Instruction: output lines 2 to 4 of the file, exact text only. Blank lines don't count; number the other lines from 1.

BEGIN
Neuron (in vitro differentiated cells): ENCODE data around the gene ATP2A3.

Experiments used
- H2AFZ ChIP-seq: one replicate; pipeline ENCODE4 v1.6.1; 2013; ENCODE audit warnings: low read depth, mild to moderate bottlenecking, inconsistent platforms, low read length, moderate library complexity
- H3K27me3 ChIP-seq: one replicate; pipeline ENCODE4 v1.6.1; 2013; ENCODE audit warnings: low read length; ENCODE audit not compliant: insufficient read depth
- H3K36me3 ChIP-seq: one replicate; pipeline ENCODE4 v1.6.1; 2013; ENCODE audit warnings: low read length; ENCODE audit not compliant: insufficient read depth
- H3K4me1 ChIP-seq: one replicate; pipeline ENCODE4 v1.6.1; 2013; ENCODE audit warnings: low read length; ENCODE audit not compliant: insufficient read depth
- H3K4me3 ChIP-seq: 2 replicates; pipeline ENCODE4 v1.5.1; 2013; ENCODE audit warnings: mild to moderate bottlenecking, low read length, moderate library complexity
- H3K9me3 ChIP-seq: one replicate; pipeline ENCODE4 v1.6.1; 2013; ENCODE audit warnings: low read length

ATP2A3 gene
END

Experiments used
- H2AFZ ChIP-seq: one replicate; pipeline ENCODE4 v1.6.1; 2013; ENCODE audit warnings: low read depth, mild to moderate bottlenecking, inconsistent platforms, low read length, moderate library complexity
- H3K27me3 ChIP-seq: one replicate; pipeline ENCODE4 v1.6.1; 2013; ENCODE audit warnings: low read length; ENCODE audit not compliant: insufficient read depth